David Smith has written a useful article discussing the Benefits of Trade Secret Misappropriation Claims Under the Computer Fraud & Abuse Act (“Benefits“), and comparing these claims to those under the Uniform Trade Secrets Act (“UTSA”). The CFAA, 18 U.S.C. § 1030, is a federal statute outlawing “theft and destruction of data, hacking, use of viruses, theft of passwords and extortionate threats to damage computers.” SeeBenefits at 1. The CFAA now allows a civil right of action. See 18 U.S.C. § 1030(g). The author points to the following three benefits of a CFAA cause of action in a trade secrets dispute:
- Federal Question Jurisdiction: “The CFAA provides for federal question subject matter jurisdiction, which then allows a plaintiff to bring appropriate state law claims under the court’s supplemental jurisdiction.” Benefits at 1. Smith points to the benefits of nationwide service of process in trade secrets disputes. Id. He notes that this “benefit [nationwide service of process] cannot be downplayed because often in complex trade secret litigation the plaintiff resides in one state, the defendant resides in a different state, and both the evidence of trade secret theft and key witnesses are in different states around the country. Litigating this type of case in state court might require filing motions and proceedings in multiple jurisdictions throughout the country in order to depose key witnesses and obtain necessary evidence. Nationwide service of process avoids this entire situation and saves substantial amounts of time.” Id. (citing Liccardi, The Computer Fraud and Abuse Act: A Vehicle for Litigating Trade Secrets in Federal Court, 8 J. MARSHALL REV. INTELL. PROP. L. 155 (Fall 2008) at 13-14).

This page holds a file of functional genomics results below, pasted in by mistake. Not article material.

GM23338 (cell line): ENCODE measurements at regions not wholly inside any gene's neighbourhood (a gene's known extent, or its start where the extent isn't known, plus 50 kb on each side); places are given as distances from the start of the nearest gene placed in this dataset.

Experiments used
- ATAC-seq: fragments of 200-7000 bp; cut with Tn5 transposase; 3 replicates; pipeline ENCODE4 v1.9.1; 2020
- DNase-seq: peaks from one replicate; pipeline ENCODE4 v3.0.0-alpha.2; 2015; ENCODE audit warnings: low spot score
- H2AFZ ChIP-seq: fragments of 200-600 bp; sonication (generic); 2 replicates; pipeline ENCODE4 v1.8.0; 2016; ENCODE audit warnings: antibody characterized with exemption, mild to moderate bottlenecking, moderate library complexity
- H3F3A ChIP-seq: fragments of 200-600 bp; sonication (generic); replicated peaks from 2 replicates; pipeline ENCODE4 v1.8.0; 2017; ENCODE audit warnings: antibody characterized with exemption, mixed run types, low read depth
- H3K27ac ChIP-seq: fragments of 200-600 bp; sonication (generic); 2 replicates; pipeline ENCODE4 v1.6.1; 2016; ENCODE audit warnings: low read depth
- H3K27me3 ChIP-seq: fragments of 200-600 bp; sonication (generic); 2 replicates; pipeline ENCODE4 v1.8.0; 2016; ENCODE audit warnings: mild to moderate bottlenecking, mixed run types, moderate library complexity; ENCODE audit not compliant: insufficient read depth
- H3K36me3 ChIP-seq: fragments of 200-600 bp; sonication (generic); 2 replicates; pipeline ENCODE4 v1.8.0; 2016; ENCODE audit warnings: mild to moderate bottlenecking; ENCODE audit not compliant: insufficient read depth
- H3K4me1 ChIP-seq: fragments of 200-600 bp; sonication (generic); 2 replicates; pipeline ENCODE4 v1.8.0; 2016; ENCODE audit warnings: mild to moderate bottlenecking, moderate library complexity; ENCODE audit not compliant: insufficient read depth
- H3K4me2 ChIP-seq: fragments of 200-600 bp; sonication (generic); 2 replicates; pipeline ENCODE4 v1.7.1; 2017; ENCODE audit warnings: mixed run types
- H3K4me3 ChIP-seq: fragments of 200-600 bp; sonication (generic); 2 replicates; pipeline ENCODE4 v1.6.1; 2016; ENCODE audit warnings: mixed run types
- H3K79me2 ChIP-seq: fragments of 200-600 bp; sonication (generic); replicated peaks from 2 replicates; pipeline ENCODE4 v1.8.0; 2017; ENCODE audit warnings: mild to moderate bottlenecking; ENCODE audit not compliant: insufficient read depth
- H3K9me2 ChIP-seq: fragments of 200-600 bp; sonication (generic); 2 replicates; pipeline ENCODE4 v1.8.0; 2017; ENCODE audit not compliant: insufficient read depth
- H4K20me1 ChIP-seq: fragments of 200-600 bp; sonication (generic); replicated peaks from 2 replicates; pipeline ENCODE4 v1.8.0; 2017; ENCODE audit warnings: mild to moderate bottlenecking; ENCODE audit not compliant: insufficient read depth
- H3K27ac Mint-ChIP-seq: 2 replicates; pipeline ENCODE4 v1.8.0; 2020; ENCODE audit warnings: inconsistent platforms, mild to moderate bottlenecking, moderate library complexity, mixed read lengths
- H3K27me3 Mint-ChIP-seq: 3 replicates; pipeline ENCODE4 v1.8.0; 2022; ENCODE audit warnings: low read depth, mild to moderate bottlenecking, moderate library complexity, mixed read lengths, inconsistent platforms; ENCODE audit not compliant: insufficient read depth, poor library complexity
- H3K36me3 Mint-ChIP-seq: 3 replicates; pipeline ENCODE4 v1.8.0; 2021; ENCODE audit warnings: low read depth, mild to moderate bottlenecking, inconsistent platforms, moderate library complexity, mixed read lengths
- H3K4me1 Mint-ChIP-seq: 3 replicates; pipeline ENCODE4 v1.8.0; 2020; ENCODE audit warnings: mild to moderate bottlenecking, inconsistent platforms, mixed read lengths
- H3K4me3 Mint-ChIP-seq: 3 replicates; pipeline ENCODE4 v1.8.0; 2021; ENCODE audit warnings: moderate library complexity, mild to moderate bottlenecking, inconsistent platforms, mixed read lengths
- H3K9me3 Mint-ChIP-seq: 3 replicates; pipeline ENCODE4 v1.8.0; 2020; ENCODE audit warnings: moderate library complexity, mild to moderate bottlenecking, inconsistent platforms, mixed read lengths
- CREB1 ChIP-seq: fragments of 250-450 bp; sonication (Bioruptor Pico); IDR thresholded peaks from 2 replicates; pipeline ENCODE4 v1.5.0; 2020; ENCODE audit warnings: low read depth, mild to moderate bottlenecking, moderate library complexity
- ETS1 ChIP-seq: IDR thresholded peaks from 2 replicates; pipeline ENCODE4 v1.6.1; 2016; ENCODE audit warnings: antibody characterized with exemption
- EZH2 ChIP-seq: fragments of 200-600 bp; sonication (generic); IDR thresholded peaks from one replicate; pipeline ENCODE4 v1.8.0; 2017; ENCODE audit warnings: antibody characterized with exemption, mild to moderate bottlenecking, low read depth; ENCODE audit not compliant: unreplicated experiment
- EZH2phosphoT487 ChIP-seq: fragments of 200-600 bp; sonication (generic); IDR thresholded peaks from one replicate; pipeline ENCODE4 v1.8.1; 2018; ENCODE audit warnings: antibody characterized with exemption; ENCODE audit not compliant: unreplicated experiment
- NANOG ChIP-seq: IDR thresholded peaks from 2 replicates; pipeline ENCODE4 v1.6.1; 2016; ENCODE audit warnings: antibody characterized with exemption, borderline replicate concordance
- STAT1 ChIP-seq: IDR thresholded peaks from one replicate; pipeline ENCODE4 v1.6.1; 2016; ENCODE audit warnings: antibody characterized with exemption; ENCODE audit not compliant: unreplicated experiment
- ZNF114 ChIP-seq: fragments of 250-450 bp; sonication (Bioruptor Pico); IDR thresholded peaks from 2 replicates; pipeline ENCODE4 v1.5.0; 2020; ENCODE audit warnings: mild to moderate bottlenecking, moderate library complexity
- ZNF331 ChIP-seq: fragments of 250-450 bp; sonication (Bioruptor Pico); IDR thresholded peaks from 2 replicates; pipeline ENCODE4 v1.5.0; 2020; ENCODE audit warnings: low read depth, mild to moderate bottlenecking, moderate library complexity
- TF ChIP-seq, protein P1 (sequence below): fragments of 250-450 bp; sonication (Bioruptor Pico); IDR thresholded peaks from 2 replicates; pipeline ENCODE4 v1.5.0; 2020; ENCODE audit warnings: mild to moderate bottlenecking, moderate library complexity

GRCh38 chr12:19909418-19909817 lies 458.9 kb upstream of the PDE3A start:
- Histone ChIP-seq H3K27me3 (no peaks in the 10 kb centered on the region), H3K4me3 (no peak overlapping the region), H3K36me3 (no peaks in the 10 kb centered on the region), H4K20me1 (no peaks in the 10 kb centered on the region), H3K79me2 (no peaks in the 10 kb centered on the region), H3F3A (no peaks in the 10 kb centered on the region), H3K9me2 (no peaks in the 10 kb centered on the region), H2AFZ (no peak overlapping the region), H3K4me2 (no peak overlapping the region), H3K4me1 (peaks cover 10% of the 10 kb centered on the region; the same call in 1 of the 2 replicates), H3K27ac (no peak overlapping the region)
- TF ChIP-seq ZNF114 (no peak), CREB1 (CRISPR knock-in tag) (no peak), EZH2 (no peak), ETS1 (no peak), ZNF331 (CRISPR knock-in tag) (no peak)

- No Need to Prove Secrets: Under the UTSA, a plaintiff must prove secrecy. “While this may not necessarily be a significant hurdle in most instances, there is no such requirement under the CFAA, where the plaintiff must simply prove that the stolen information resided on a “protected” computer. Id.
- No Need to Prove “Reasonable Steps” to Protect Secrecy: “There is no similar requirement under the CFAA.” Id. at 2. Under the CFAA, a plaintiff must prove only that the employee lacked or exceeded his authority when accessing such information. Id.